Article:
Nature has a habit of surprising us with serendipitous gifts of hope: a beautiful sunset, a flower growing in an unexpected place, hearing the first robin of spring. These are happy, life-giving discoveries we hadn’t expected. The surprise that comes with them reminds us that being open to surprise is one of the chief qualities of a hope-filled person. Many of the symbols that we use for hope come from nature: rainbows, doves, and butterflies. Butterflies are often used as a symbol of resurrection—new life from death. Understanding how a butterfly transforms from caterpillar to winged new life deepens this imagery.

When a caterpillar hatches from an egg, it already has everything it needs within itself to become a butterfly even though it bears very little resemblance to the lovely creature it will one day become. A caterpillar has one great task before it: eat and grow so it can construct a chrysalis where its transformation into a butterfly will happen. Becoming a butterfly, though, isn’t just a matter of rearranging caterpillar parts into butterfly parts. A caterpillar literally dissolves and disintegrates inside the chrysalis. It’s from this “caterpillar soup” that a butterfly comes together, truly a new life from the creature it was before. From start to finish, the life of a butterfly offers us a profound symbol of hope.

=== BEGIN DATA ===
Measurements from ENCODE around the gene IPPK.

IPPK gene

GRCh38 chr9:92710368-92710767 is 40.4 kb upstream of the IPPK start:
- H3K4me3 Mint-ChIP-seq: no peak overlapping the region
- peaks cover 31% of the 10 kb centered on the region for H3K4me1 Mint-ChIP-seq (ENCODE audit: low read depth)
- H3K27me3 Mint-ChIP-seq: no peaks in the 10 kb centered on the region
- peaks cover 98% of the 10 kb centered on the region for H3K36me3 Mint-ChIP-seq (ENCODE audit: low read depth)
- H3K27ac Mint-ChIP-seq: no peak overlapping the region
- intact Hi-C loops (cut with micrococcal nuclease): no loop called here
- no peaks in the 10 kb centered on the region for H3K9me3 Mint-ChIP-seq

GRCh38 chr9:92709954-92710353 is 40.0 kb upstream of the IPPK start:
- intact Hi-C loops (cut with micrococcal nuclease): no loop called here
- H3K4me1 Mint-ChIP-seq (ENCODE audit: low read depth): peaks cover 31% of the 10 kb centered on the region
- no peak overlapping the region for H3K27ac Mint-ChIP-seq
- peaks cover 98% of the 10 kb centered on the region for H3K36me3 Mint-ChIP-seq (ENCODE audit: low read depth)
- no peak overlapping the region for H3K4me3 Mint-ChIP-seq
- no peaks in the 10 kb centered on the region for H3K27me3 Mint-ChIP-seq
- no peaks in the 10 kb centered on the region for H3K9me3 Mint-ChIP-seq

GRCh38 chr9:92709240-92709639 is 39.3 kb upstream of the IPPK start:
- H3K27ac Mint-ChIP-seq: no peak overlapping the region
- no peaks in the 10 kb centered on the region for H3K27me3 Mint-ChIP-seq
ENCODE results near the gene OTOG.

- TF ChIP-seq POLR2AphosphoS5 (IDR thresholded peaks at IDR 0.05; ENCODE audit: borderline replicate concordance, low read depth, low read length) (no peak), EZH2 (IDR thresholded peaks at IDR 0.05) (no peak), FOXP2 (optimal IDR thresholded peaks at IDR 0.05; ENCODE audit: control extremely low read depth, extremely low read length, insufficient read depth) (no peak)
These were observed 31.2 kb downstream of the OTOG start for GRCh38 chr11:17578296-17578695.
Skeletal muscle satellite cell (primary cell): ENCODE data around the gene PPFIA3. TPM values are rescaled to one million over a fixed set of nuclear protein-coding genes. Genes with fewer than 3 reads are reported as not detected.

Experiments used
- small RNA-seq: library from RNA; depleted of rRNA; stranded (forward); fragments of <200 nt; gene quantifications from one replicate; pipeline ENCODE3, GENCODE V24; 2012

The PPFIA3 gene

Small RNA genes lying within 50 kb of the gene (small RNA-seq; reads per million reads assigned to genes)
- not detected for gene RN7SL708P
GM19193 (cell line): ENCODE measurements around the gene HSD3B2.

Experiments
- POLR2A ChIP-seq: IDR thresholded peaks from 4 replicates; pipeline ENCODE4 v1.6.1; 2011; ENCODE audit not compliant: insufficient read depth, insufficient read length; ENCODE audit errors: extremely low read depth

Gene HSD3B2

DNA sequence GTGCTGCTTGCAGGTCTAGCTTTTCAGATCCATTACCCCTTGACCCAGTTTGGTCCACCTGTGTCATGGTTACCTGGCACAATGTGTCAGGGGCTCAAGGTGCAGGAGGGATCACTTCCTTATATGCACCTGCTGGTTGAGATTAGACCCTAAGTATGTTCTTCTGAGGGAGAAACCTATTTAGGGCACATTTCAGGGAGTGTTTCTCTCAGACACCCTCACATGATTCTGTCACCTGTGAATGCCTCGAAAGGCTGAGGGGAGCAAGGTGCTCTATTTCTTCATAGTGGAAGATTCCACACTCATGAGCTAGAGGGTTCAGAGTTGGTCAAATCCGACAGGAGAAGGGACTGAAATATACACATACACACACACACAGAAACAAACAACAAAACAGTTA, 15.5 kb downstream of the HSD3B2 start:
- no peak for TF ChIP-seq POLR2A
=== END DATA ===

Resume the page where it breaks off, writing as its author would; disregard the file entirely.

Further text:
Jesus says, “Look at the birds of the air; they neither sow nor reap nor gather into barns, and yet your heavenly Father feeds them. Are you not of more value than they? . . . Consider the lilies of the field, how they grow; they neither toil nor spin, yet I tell you, even Solomon in all his glory was not clothed like one of these.” Matthew 6


  • At least once this week, walk in nature. What places draw you to them? Open spaces? Forests? Water? Seek to discover a place in nature that is restorative and thus renews hope for you.
  • Take periodic Nature Breaks. Simply check in with the created world around you right here and right now: the sky and clouds; wind and weather; plants and trees; birds, squirrels, and other creatures; any water near you. Use as many of your senses as you can during these breaks.

  • Look over your life, where have you experienced caterpillar to butterfly transformation? How might remembering these experiences grow hope in you?
  • Butterflies, birds, and flowers tell us about God’s gracious care in the nature. As you walk and pause in creation this week, what do you notice that can become your personal symbol of hope?


As we end these reflections on hope, spend time with God this week talking about the ways that creation can grow the light of hope within you. You may find these words from Meister Eckhart, a 13th century German theologian, helpful:

Apprehend God in all things, for God is in all things. Every single creature is full of God and is a book about God. If I spend enough time with the tiniest creature, even a caterpillar, I would never have to prepare a sermon. So full of God is every creature.